Posted by The TaxAdvocate Group, LLC

Standard Deduction vs. Itemizing: Which should you choose?

Standard Deduction vs. Itemizing: Which should you choose?

The choice of many (whether standard deduction or itemizing) is usually a factor of which will provide a better financial benefit. In the following years, however, it can be challenging to choose, especially with tax reforms, which is almost doubling the amount of standard deduction.

Paying tax is a necessity that many people detest. The only good news is that there are several options with which one can reduce the amount paid. One of these is the choice between itemizing deduction or taking the standard deduction method. 

Between Standard deduction and Itemizing 

All tax filers have the opportunity of either going for standard deduction or itemizing of their deduction. Since these deductions reduce the taxable income, it can also reduce the tax bill. Hence, it makes sense to go for an option that will reduce your taxable income. How do you know which one?

Defining the Standard Deduction 

The IRS sets a specific amount that you can remove from your adjusted gross income. This is called the standard deduction. Your tax liability reduces because your taxable income also reduces. People who prefer a quick and easy method do go for the standard deduction method as you will not have to fill extra paperwork.

For 2020, the standard deduction amounts are:

    •    $12,400 for single taxpayers or married couples filing separate tax returns

    •    $24,800 for married filing jointly

    •    $18,650 for people filing as head of household

Who Qualifies for the Standard Deduction?

In filing tax, anyone can choose the standard deduction option. There are, however, some factors that might make this impossible. We explore some categories of taxpayers that are not qualified for standard deduction:

    •    A married couple that files separately and either of the spouse itemize deduction. Should any of the spouses itemize, both partners must.  

    •    A person who files separately, which is less than 12 months. Due to a change in the accounting period of the person.

    •    People are filing as a trust or an estate, partnership, or common trust fund.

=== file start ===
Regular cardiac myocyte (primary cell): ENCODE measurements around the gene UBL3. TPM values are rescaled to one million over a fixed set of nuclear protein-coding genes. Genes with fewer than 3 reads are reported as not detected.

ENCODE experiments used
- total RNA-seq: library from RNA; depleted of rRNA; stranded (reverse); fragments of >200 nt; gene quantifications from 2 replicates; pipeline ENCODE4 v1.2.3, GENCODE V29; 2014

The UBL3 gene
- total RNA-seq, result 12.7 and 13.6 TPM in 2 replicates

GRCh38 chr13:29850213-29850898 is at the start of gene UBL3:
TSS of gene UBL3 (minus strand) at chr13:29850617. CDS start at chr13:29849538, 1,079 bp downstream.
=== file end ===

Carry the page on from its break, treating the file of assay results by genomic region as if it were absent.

Standard Deduction Pros and Cons 

The reason many people chose the standard deduction is due to the simplicity. All it involves is claiming a set value without extra paperwork and showing proof of your spending. With the increase to the 2019 amount, it is possible to skip the extra work of itemizing deductions. 

The con of this method is when the other approach (itemized deduction) would have resulted in a more substantial amount to reduce your tax bill.

Defining Itemized Deduction

If the itemized deduction is what you prefer, you complete a Schedule A and list all qualifying deductible expenses. It is a better option for you if it will be higher than the standard deduction. You will do extra work, which will mean a lower tax bill.

The amount you get using this method varies from  taxpayer to taxpayer as there are varying qualifying deductions as well as the entire qualifying deductions. On filing, you will have to highlight each deduction and substantiate it. This involves having proof of each deduction like a receipt.

The IRS advises that here are some common expenses one might itemize:

    •    Real estate taxes

    •    Charitable donations

    •    Personal property taxes

    •    Unreimbursed medical expenses

    •    Interest on a home mortgage

    •    Casualty or theft losses

Itemized Deductions: Updates 

The tax reform not only affected standard deduction, but it also changes itemizing. With this, there are many updates to keep in mind when using itemized deductions:

State and local taxes

Also known as SALT, the state and local tax deduction also has some updates. Some years back, it had no limit, but it now comes with a limit of $10,000 for all local and state taxes. (For married people filing separately, it is $5,000). 

For instance, if you had a property tax of $12,500 in 2017, you will be able to deduct the whole amount. If you are filing in 2020, you will only be able to deduct $10,000 of everything.

Itemized Deductions: Pros and Cons 

Taxpayers using the itemize deduction have the aim of maximizing their deduction. This is in a bid to reduce the adjustable gross income. 

The reason behind this is the possibility of paying lower taxes. We all want our tax bill to reduce even though it takes extra work if you will be taking the itemizing route. 

With itemizing, you will have to list all qualifying deductions, which is not so with the standard deduction. You will also have to calculate the corresponding expenditure while maintaining the record.

The TaxAdvocate Group, LLC
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